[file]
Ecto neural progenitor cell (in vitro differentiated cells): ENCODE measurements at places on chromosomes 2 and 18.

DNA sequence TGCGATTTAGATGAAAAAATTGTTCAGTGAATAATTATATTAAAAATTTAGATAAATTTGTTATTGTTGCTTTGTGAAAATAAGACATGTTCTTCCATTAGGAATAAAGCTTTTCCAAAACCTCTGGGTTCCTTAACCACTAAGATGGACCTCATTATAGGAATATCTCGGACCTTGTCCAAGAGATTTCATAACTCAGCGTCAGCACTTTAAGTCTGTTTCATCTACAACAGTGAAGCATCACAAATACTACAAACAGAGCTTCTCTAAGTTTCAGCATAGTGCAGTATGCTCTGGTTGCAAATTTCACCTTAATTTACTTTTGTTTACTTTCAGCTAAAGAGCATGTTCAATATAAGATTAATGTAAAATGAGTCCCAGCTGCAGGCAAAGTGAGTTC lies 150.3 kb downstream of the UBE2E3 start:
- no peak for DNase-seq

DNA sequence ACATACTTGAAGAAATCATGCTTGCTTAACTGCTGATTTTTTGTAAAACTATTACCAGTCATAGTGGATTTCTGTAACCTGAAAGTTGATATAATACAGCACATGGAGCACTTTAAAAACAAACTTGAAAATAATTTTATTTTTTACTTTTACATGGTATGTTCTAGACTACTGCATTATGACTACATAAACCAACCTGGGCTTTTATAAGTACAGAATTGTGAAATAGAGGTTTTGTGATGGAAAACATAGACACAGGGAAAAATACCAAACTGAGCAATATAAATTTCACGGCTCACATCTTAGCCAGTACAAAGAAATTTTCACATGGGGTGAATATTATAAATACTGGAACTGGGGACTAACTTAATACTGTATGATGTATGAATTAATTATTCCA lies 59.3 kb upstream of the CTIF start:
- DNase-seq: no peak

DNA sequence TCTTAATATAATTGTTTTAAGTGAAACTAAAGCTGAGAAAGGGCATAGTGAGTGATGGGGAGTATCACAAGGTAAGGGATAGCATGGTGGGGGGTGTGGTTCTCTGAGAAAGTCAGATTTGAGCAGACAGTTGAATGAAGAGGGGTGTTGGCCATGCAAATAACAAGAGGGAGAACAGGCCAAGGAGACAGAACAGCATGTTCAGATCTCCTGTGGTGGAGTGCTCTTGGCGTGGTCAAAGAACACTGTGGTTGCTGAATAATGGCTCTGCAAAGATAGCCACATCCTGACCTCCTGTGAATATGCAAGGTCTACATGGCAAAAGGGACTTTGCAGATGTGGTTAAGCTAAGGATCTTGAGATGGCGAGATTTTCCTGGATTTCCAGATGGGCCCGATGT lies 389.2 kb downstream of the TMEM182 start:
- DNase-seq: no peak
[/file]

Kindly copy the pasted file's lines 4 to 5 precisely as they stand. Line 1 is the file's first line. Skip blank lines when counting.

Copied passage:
DNA sequence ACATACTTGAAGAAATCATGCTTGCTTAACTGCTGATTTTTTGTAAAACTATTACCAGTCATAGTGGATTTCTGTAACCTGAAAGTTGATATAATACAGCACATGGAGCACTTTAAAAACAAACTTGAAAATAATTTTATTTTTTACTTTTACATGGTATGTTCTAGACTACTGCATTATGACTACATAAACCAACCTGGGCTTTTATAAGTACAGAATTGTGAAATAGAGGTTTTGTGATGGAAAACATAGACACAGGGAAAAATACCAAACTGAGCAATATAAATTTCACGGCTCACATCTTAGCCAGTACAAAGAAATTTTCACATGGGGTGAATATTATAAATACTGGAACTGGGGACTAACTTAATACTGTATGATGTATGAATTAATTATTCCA lies 59.3 kb upstream of the CTIF start:
- DNase-seq: no peak